Spice Up Breakfast By Frying Eggs In Harissa Paste

Whether you like them scrambled, jammy, poached, or fried, eggs are a versatile and nutritious breakfast staple worldwide. They cook in minutes, offering a myriad of different textures and a rich, comforting flavor that needs little more than a sprinkle of salt and pepper. That said, there are endless ways to upgrade eggs, from cheesy, meaty omelets to vegetable frittatas. Another great way to add spice and complexity to your breakfast eggs? By frying them in harissa paste.

Originating in Tunisia, harissa paste is a spicy, smokey, and earthy condiment made with dried chilies, roasted red bell peppers, garlic, cumin, coriander, and, caraway. Today, harissa is a UNESCO-recognized part of Tunisia's cultural heritage, but its use as a condiment is equally as prevalent in cuisines around the Middle East and Mediterranean. Its bright red hue and texture are reminiscent of tomato paste, but it packs a powerful flavor punch that enriches a wide range of dishes, from stews and tagines to meat and fish rubs.

Eggs are the perfect culinary canvas for harissa paste. In fact, Tunisians have long used harissa in Shakshouka along with tomatoes and olive oil. It's an all-purpose, all-encompassing flavor agent that'll save you the time of chopping aromatics and sorting through the spice cabinet. Plus, after adding it to fried eggs in the morning, you can add it to your lunchtime sandwiches and dinnertime stew.

Harissa paste tips

Harissa comes as a dry spice mix and a paste, and there are numerous recipe variations; some contain tomato paste, lemon juice, or fermented onions. The pastes come in jars and tubes, and you can find the spice mixes in the spice aisle. It only takes a small spoonful of harissa to flavor an entire dish, so one tube will last for numerous applications. You can also make your own harissa, using the chilies of your choice to achieve a desirable heat level.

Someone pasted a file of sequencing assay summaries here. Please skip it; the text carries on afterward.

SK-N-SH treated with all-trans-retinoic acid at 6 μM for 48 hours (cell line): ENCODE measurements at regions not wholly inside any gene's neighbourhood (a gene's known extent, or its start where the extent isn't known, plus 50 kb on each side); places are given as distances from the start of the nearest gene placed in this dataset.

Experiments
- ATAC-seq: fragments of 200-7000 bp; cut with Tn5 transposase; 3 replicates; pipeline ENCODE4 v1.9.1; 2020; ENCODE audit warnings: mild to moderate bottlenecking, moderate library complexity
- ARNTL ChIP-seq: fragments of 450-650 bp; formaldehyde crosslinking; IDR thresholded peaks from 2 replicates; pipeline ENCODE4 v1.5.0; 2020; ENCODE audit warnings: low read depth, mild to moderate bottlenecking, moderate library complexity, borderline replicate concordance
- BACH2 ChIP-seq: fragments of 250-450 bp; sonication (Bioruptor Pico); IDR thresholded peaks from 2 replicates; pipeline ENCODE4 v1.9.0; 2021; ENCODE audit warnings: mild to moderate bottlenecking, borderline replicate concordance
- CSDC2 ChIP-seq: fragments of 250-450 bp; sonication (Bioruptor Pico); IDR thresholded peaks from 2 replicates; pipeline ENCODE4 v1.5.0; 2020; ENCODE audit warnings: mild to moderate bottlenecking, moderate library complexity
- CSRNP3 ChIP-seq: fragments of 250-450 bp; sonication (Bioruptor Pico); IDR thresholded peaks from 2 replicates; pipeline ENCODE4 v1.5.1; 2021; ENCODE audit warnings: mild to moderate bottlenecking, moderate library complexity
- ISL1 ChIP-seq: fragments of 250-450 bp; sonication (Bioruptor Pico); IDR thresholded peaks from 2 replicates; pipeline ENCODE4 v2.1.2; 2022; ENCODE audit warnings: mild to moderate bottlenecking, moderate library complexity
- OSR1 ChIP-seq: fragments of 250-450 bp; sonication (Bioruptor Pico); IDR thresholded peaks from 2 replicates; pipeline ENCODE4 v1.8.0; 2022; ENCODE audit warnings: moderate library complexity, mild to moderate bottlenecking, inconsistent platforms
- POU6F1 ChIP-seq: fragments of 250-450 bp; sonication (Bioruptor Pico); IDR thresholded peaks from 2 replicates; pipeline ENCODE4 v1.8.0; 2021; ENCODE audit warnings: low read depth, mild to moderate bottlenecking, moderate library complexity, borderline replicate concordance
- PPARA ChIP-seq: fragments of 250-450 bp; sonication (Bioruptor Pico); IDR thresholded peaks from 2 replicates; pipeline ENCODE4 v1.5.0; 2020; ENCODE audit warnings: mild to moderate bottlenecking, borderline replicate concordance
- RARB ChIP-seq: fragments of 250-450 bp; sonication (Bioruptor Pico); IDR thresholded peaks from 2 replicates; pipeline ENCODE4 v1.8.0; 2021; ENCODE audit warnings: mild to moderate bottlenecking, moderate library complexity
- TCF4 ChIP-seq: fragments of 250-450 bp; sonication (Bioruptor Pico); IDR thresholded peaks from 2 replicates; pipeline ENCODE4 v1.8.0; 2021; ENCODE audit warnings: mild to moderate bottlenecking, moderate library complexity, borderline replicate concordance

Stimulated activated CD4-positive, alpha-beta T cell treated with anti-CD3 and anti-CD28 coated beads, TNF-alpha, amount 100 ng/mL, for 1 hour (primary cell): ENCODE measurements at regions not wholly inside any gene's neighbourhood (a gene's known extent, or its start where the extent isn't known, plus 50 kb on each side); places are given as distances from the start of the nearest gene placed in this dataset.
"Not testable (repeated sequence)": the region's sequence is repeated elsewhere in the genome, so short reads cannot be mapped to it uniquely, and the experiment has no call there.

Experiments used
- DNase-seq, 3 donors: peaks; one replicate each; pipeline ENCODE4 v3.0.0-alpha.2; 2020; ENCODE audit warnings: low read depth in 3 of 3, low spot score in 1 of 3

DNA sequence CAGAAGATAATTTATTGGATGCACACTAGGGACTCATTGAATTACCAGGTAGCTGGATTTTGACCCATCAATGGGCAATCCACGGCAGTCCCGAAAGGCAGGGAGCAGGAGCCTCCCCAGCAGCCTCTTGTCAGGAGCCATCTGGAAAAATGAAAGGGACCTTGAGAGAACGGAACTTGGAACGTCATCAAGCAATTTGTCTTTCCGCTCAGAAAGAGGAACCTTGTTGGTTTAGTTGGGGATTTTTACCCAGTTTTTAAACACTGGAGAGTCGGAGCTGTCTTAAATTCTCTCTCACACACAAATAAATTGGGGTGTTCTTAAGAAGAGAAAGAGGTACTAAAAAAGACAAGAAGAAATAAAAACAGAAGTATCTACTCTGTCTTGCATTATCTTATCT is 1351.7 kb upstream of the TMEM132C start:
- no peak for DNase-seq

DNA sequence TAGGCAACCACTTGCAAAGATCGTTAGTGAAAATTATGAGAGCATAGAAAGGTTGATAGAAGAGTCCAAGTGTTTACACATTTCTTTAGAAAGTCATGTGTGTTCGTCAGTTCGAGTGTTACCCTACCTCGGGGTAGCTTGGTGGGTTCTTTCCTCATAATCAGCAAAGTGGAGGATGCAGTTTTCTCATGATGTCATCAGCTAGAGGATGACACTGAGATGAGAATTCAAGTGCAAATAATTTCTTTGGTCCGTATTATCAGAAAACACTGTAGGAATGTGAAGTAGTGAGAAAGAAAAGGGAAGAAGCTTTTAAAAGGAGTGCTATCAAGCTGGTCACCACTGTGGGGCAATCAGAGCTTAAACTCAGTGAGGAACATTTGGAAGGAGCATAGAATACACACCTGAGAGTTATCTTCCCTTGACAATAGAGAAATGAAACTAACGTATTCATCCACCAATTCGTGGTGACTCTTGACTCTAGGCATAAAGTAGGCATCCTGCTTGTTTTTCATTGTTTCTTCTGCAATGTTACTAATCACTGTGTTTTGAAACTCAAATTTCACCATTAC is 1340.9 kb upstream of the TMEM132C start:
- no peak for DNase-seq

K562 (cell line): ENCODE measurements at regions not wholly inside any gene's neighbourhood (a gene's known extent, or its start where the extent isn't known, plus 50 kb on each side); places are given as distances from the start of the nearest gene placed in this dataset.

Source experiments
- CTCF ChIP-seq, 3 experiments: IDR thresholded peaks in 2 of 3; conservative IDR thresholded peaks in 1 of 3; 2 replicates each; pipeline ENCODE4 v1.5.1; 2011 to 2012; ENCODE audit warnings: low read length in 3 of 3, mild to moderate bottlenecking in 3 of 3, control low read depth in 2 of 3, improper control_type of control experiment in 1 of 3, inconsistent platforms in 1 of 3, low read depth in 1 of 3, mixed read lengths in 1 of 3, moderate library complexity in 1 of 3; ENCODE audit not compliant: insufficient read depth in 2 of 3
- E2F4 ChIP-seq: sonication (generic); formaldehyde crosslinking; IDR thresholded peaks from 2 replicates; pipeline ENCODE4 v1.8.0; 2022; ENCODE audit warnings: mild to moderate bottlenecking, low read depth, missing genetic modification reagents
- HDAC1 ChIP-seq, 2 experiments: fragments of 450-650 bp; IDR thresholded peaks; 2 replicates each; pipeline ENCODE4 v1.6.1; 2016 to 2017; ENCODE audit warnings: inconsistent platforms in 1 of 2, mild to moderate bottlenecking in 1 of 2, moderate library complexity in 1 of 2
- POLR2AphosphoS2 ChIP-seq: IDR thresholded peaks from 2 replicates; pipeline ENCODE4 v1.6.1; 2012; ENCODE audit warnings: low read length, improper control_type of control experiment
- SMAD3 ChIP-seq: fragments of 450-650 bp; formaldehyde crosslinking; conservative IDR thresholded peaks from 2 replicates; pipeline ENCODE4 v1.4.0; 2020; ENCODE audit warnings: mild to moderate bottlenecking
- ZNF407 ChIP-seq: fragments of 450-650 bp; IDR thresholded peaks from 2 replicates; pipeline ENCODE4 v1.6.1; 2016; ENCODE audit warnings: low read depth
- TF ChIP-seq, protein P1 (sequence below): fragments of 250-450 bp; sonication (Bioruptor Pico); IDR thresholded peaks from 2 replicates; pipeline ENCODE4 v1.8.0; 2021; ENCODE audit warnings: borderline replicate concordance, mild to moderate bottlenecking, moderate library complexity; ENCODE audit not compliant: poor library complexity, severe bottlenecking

The paste is preferable to the dry spice mix for fried eggs, adding a velvety, thick texture to stir into hot olive oil before you crack eggs over it. Harissa is certainly a stand-alone condiment for a simple fried egg dish that won't add any extra steps to a fast morning routine. But it would also work well in more elaborate breakfast and brunch dishes.

You could also stir the paste into an egg scramble with spinach, feta, and sun-dried tomatoes, and it would also make a great condiment to mix with sour yogurt for a tasty fried or jammy egg sandwich. In Israel, harissa is a popular condiment for sabich, a hearty breakfast sandwich featuring eggs, eggplant, and Israeli salad.

Another tasty idea would be to put a Mediterranean spin on eggs Benedict by adding a squeeze of harissa paste to hollandaise sauce. You could swap an English muffin for pita bread and Canadian bacon for fried eggplant or smoked salmon.